When energy giant Chevron (NYSE:CVX) revealed on April 12 that it was bidding $33 billion for oil and gas driller Anadarko Petroleum (NYSE:APC), it sounded like a done deal -- at a nice premium for the shareholders, too. But last week, Occidental Petroleum (NYSE:OXY) publicly outbid Chevron, to the tune of $38 billion. It also revealed that it had privately been offering more than $33 billion even before Chevron's offer hit the news.
In this segment from MarketFoolery, host Chris Hill and Motley Fool Director of Small-Cap Research Bill Mann put the whole situation in context.
To catch full episodes of all The Motley Fool's free podcasts, check out our podcast center. A full transcript follows the video.
This video was recorded on April 25, 2019.
Chris Hill: Let's move onto the oil industry. A little bit of background here. It was two weeks ago that Chevron made a bid for Anadarko Petroleum. I think the initial bid was somewhere in the neighborhood of $33 billion.
Bill Mann: That's right.
Hill: I think either same day or within 24 hours, Occidental Petroleum came out with a competing bid. By competing bid, I mean a higher bid. We'll get to the numbers in a second. You and I were going back and forth on Slack yesterday. You said to me, "Can we please talk about this?"
Mann: Yes! It's the first big hostile takeover bid that I can remember in quite some time. There are a couple of really interesting things about this.
Hill: Let me interrupt.
Mann: I'll hold the interesting.
Hill: No, no, I was just going to say, I neglected to mention that when that news first broke, that Chevron has made this bid for Anadarko Petroleum, all of the coverage had this tone of, "Well, this all seems neat and tidy. It's just a matter of dotting the I's and crossing the T's." And the Occidental bid appeared to have come out of nowhere.
Mann: What Occidental has said over the last 48 hours was that they had been making bids to Anadarko prior to the April 12th announcement from Chevron. They were ignored. If this is true -- and I have no reason to assume it wouldn't be true -- Occidental was trying to get onto their dance card for a long time before this. Occidental did what we market watchers love to see. They went public with a much higher bid, $38 billion vs. the $33 billion. Anadarko is evaluating whether $38 billion is better than $33 billion. I mean, I have a math answer for this. [laughs]
Hill: [laughs] The shareholders may have an answer.
Mann: Yeah. It depends on whether it's cash and stock. But there is precedent of a company accepting a lower dollar amount bid because they think it's going to be a better fit. Another really interesting thing that happened with Anadarko is that just the day before the announcement came out that Chevron wanted to buy it, the CEO and the CFO had the terms of their contracts changed so they'd get a much higher payment for severance in the case of a merger. Al Baker will potentially receive $66 million, should the Chevron bid go through.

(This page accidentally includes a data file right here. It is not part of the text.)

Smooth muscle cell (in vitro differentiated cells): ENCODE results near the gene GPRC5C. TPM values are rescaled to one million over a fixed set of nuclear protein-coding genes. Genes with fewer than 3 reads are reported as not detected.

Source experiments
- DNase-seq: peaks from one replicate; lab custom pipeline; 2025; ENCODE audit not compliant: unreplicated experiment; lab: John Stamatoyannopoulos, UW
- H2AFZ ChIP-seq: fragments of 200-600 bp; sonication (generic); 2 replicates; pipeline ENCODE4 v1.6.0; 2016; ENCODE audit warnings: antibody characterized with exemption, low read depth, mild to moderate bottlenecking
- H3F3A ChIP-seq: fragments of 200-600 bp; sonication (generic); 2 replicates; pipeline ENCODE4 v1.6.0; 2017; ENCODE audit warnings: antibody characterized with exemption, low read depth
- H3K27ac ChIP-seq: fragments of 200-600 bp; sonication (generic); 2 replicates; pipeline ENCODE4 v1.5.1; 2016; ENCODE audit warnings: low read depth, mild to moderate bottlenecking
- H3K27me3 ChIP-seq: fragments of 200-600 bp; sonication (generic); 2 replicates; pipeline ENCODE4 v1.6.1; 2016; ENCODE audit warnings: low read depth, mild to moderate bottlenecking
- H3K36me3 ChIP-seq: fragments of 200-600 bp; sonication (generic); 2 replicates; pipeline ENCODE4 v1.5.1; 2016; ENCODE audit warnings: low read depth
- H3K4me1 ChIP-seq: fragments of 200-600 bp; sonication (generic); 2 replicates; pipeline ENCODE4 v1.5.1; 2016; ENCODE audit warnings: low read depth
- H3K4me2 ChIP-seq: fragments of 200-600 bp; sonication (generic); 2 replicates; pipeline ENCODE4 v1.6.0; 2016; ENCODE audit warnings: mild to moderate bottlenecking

Hill: Let's get back to the numbers for a second here.
Mann: Oh, I said Al Baker, Al Walker is actually the name. I apologize Al Baker. I'm sorry, one, to not say nice things about you; and two, you're not getting $66 billion no matter what.
Hill: I love to think that somewhere, there's a listener named Al Baker whose eyes just lit up like, "Wait, I'm getting what?!"
So, Chevron has a market cap of around $225 billion. It is dramatically larger than Occidental Petroleum. If you just look at the market caps, it's like, wait a minute, doesn't Chevron have much, much deeper pockets than Occidental Petroleum, and therefore isn't that where this is going? I mean, I get that if you're Anadarko, you're like, "Look, Chevron, we know how big you are. I know we had a deal at $33 billion, but now the price has gone up a little bit." If Chevron wants this, they can make this happen, right?
Mann: Yes. Chevron's saying they're unlikely to raise their bid, which is probably what they should say. [laughs] But in the meantime, Anadarko is probably doing the smart thing, like, "Well, we're figuring out whether 38 is more than 33." [laughs] They've got their abacus out.
Hill: Occidental Petroleum, their market cap is about $47 billion. Where are they coming up with $38 billion?!
Mann: There are these crazy things in America, Chris, called banks. They're going to lever up to take on Anadarko.
Hill: And nothing bad will happen.
Mann: No, no! The spreadsheets say that everything will be just fine. But these are mergers that absolutely should happen. There should be consolidation in this industry. Anadarko has some really, really attractive assets for whoever ends up winning.
Hill: I totally get why shareholders of both Chevron and Occidental would be excited for this to go through. These are stocks that have been treading water for a while.
Mann: Yeah, nobody's paid attention to them for quite some time. Being a really, really heavily capital-intensive, natural resource E&P company, it just hasn't been that exciting for investors for quite some time. Welcome to your days in the sun.
Hill: It's going to be a fun drama to watch play out.